Subjective Vs. Objective Intelligibility of Sentences in Listeners With Hearing Loss The relation between rated intelligibility and correct key word repetitions of sentences was examined in listeners with normal hearing and listeners with hearing loss. Ten lists of 10 CID sentences were arranged in two randomly ordered groups. Listeners were asked to complete two tasks: (1) rate the intelligibility of 50 ... Research Article
Research Article  |   October 01, 2000
Subjective Vs. Objective Intelligibility of Sentences in Listeners With Hearing Loss
 
Author Affiliations & Notes
  • Kathleen M. Cienkowski
    University of Minnesota Minneapolis
  • Charles Speaks
    University of Minnesota Minneapolis
  • Contact author: Kathleen M. Cienkowski, PhD, Department of Communication Sciences, University of Connecticut, 850 Bolton Road, Box U-85, Storrs, CT 06269. Email: cienkows@uconnvm.uconn.edu
    Contact author: Kathleen M. Cienkowski, PhD, Department of Communication Sciences, University of Connecticut, 850 Bolton Road, Box U-85, Storrs, CT 06269. Email: cienkows@uconnvm.uconn.edu×
  • Corresponding author: e-mail: cienkows@uconnvm.uconn.edu
  • Currently affiliated with the University of Connecticut, Storrs
    Currently affiliated with the University of Connecticut, Storrs×
Article Information
Speech, Voice & Prosodic Disorders / Hearing Disorders / Hearing / Research Articles
Research Article   |   October 01, 2000
Subjective Vs. Objective Intelligibility of Sentences in Listeners With Hearing Loss
Journal of Speech, Language, and Hearing Research, October 2000, Vol. 43, 1205-1210. doi:10.1044/jslhr.4305.1205
History: Received September 26, 1999 , Accepted July 5, 2000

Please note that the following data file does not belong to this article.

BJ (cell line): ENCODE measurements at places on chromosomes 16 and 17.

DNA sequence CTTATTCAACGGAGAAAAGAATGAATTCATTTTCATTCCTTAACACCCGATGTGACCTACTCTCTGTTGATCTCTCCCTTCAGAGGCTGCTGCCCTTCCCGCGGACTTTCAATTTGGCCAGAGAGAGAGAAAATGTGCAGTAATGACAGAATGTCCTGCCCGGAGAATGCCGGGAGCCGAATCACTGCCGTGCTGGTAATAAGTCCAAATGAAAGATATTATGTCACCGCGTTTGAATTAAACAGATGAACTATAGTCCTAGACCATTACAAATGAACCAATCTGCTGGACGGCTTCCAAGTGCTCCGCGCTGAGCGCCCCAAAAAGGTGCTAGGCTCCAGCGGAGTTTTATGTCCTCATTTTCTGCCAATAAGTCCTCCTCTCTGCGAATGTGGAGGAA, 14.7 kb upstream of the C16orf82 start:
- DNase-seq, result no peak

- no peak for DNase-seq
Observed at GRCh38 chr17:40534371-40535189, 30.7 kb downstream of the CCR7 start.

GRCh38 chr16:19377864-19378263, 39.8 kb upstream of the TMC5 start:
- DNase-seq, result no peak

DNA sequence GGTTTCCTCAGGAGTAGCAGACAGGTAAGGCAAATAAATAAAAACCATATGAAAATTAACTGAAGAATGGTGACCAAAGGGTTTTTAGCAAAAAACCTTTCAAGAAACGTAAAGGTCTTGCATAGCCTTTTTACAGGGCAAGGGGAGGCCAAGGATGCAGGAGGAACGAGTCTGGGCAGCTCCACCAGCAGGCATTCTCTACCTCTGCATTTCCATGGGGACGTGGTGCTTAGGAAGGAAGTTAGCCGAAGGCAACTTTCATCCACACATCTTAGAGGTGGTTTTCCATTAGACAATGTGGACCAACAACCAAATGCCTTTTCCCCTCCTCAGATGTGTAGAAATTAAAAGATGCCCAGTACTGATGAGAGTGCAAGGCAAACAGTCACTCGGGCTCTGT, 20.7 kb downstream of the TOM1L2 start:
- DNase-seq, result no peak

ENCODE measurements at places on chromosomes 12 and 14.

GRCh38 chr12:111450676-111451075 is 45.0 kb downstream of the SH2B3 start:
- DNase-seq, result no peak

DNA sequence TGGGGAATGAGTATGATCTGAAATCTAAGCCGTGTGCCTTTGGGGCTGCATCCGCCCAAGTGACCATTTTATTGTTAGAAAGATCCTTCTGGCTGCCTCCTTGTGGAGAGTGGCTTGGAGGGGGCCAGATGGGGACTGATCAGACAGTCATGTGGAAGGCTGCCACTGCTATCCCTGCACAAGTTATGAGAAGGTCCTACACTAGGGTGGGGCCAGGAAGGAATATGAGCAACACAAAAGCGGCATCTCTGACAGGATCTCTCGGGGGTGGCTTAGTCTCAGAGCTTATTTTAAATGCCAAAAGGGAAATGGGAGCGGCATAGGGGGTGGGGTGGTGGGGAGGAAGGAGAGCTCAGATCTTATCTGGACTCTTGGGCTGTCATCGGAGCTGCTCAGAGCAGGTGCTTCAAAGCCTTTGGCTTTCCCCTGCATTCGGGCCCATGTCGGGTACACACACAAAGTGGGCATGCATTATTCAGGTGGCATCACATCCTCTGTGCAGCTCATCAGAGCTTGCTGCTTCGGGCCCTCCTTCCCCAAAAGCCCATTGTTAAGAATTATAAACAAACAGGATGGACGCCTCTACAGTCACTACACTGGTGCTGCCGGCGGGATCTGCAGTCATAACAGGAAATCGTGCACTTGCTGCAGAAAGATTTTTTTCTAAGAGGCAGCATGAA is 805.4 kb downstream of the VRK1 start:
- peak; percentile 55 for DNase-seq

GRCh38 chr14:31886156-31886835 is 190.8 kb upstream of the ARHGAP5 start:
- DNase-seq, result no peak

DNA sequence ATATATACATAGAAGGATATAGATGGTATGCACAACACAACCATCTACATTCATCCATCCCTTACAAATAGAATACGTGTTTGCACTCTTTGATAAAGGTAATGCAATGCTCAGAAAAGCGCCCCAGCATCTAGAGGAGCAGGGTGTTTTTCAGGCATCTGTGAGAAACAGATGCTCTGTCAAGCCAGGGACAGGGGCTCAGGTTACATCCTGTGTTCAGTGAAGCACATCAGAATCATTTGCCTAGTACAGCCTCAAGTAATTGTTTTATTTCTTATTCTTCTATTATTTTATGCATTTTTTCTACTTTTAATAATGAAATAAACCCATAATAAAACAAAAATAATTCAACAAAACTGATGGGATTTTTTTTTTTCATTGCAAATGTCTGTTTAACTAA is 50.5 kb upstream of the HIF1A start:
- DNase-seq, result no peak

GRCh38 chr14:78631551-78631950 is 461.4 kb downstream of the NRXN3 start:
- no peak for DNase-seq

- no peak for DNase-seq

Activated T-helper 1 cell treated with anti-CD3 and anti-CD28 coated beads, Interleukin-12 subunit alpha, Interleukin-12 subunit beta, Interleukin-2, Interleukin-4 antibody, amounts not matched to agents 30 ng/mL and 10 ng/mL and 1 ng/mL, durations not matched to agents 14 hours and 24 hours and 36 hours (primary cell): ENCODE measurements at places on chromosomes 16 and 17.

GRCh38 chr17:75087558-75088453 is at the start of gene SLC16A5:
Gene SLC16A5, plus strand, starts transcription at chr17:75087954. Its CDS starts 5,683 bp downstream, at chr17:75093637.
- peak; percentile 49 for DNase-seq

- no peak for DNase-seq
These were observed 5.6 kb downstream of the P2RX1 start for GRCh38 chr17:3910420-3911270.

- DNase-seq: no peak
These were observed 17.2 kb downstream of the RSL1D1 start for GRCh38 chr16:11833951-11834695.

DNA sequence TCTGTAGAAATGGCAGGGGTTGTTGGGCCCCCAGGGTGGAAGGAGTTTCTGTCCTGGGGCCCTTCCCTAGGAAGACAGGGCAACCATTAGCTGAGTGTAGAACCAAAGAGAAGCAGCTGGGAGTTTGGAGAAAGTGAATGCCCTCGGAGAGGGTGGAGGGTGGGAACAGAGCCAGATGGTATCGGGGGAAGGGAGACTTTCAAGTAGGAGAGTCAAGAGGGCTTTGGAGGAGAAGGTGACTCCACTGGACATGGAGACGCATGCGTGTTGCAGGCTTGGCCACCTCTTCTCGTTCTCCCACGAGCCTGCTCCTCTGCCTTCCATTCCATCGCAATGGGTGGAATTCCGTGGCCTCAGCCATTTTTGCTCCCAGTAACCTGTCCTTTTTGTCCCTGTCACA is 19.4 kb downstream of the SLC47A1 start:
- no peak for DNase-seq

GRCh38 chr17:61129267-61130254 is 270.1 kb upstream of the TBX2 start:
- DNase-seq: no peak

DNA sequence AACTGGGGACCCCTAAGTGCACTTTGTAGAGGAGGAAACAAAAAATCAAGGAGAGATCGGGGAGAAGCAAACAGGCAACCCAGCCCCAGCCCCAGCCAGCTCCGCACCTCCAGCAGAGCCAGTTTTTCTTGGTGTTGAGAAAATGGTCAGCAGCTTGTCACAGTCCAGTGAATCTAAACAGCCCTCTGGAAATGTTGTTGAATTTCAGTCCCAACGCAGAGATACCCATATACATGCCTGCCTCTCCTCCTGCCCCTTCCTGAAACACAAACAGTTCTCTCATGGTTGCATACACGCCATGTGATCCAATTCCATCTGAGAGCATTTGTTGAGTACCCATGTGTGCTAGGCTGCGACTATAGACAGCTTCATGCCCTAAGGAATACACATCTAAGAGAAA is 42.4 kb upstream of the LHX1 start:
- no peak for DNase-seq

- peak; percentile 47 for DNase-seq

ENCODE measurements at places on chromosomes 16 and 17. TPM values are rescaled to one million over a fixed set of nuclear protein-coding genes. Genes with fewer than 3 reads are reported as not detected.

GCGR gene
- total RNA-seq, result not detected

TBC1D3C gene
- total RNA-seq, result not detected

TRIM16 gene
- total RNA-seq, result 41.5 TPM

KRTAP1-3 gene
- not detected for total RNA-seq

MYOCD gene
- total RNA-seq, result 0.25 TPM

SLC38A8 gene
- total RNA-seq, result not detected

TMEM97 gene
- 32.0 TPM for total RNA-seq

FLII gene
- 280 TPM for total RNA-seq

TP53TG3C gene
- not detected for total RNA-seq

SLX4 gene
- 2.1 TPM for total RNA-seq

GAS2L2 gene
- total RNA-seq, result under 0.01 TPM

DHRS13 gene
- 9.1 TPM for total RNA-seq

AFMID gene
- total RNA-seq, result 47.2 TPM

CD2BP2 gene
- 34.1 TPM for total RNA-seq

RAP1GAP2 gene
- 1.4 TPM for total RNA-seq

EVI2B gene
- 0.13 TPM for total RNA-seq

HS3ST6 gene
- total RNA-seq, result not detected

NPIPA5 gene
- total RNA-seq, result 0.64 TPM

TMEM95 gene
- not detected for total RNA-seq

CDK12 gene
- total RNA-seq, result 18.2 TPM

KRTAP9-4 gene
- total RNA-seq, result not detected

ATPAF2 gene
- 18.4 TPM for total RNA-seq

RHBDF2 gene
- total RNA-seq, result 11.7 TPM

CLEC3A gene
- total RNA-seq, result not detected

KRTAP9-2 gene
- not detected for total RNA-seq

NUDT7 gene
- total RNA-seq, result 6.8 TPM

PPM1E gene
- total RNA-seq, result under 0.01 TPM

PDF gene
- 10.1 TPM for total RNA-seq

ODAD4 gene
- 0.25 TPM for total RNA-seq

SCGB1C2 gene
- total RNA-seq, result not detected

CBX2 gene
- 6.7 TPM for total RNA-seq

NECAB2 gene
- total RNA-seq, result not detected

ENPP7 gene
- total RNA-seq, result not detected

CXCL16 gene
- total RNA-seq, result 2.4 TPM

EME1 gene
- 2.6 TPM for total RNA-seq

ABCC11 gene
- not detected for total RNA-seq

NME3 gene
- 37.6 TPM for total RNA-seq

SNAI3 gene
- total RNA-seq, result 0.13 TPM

Journal of Speech, Language, and Hearing Research, October 2000, Vol. 43, 1205-1210. doi:10.1044/jslhr.4305.1205
History: Received September 26, 1999; Accepted July 5, 2000

The relation between rated intelligibility and correct key word repetitions of sentences was examined in listeners with normal hearing and listeners with hearing loss. Ten lists of 10 CID sentences were arranged in two randomly ordered groups. Listeners were asked to complete two tasks: (1) rate the intelligibility of 50 sentences on a scale of 0 to 100%, and (2) repeat each of the 50 sentences, which were scored as the number of key words repeated correctly. Sentences were presented at five signal-to-noise ratios. The start level for sentence presentation was established using the method of adjustment and the Revised Speech Intelligibility Rating passages. Correlations of rated intelligibility and correct repetition were 0.85 for listeners with normal hearing and 0.86 for listeners with hearing loss. This study confirms the earlier work of Speaks, Parker, Harris, and Kuhl (1972), and the findings demonstrate that listeners with hearing loss preserve the ability to rate the intelligibility of speech.

Acknowledgments
We would like to thank Lynne Cole, Su-Hyun Jin, and Amy McKee for their assistance in data collection and Arlene E. Carney and two anonymous reviewers for their constructive comments on a previous draft of this manuscript. Portions of this manuscript were presented at the meeting of the Acoustical Society of America in Seattle, WA, 1998. This work was supported by NIH-NINCD 001-DC 00110.
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